I should note for the record that I'm not questioning whether the result of the decision was right, and I'm not commenting at all on some matters in the case (such as the ridiculous disclaimer they wanted to put on the textbooks). I'm merely pointing out that many of the arguments the opinion presents are not just bad but complete howlers. They're not the sort of thing that reasonable people can disagree about, and there are plenty of arguments that I do put in that category, including some on issues I have a very firm view on (such as abortion). To be in that category, you have to begin from different moral premises or different views of rights or justice. Many of the views defended in this opinion are simply unreasonable. Only an irrational or ignorant person could defend them. They involve misstatements, misrepresentations, ignorance of the history of philosophy, and simply fallacious inferences. I wouldn't give them a passing grade on a philosophy exam. I'll number my points to keep them separate in my mind as I go.
1. Jones says a reasonable student would see teaching ID as an endorsement of religion because religious people have said similar things. But this argument is pretty insufficient. It's true that so-called scientific creationists have talked about gaps in evolution, and one version of ID can be thought of as explaining things unexplained by evolution. But that doesn't mean ID is the same thing as scientific creationism, and it doesn't mean ID is religion. That's just a non sequitur.Saying there are unexplained things in a scientific theory isn't endorsement of religion just because one religion-derived view with scientific language uses a similar argument. You could never arrive at creation science unless you started with the assumptions of certain way of reading Genesis, a particular religion. ID requires neither a particular way of reading a particular religious text or any particular religious views at all. There's a huge difference.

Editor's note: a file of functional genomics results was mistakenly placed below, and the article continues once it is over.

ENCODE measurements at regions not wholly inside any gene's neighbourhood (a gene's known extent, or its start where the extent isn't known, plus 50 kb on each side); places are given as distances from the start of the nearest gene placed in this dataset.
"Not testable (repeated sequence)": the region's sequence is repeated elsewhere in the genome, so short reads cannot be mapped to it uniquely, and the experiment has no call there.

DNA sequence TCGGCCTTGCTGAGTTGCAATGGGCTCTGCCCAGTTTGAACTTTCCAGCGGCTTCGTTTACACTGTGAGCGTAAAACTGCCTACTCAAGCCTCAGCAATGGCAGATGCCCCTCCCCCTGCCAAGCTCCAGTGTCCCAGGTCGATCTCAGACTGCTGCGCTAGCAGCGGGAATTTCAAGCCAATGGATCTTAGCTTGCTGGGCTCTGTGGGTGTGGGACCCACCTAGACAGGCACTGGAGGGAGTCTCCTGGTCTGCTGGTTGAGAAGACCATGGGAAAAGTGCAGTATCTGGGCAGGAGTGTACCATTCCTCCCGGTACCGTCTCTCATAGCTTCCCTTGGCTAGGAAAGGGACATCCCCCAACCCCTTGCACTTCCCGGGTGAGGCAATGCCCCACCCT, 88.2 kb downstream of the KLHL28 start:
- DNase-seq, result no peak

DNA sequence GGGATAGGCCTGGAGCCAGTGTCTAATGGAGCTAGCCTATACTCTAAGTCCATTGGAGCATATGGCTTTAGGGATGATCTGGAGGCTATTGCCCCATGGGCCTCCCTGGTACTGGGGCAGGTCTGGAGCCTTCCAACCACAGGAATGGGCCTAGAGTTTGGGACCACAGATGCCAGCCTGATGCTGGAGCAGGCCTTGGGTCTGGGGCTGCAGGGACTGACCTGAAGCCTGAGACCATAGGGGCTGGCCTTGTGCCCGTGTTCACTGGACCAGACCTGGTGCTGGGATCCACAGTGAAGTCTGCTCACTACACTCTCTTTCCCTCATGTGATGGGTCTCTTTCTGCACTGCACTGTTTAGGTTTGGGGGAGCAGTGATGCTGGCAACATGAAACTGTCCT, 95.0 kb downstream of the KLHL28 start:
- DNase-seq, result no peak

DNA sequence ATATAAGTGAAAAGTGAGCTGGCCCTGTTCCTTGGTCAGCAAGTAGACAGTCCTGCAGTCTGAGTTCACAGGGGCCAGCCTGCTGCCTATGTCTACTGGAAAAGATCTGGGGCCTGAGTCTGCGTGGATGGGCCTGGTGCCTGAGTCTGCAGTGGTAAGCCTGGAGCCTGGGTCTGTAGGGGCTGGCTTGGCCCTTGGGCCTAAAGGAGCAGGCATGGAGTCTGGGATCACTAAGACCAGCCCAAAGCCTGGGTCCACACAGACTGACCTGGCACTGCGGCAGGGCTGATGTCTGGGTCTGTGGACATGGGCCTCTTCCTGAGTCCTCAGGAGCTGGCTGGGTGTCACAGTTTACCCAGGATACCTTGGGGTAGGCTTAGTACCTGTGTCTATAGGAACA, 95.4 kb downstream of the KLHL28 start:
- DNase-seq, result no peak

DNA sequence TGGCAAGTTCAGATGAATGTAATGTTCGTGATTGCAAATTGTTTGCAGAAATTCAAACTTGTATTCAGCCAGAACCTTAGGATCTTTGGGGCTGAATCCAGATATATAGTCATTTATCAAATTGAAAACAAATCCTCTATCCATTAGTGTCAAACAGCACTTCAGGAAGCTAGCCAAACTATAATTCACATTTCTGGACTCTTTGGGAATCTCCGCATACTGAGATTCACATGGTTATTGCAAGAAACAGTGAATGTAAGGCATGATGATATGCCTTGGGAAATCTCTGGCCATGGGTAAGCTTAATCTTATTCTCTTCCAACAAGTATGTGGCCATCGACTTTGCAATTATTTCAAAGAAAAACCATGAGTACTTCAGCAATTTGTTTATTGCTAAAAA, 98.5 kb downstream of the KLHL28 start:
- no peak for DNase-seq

2. Jones accepts John Haught's claim that design arguments are religious, citing Thomas Aquinas as someone who held the view. Yet Aquinas would be the first to insist that his design argument is not remotely based on religious revelation. He distinguishes between general revelation and special revelation, and he says you can't know special revelation is true apart from faith. You can know general revelation is true just by using reason. His design argument is the Fifth Way, and the Five Ways are five of his arguments for the existence of God starting from general revelation, using reason as available to anyone without the use of faith. The argument is much older than Aquinas anyway. It goes back to Plato at least, who does not use it to support any religious beliefs, and Xenophon puts it in the mouth of Socrates, who was put on trial for rejecting the religion of his time. Whatever Socrates was up to was more properly philosophical.
3. He makes much of the fact that Aquinas notes that the designer is the same being most people call God. Aquinas doesn't say that step of the argument can be known by reason, at least if that means concluding that this being has all the characteristics of God as revealed in scripture. Each argument he gives offers one or a few divine attributes as demonstrable, and then he concludes that you can know by reason that a being with many of the divine attributes exists. He doesn't think you can show that God is a Trinity or that God is of one essence with the human being we call Jesus. He does think you can show a necessarily existent, omnipotent, omniscient, perfectly good being who explains all the contingent things found within the universe, who designed things at some level in order to explain the purposed appearance of things. That happens to be true of the being he believes in by faith, and he thinks they're the same being, but he doesn't argue for this based on religion. His arguments aren't religious arguments. It's simple historical ignorance on Haught's part to claim that they're religious, assuming Jones represents Haught fairly to begin with.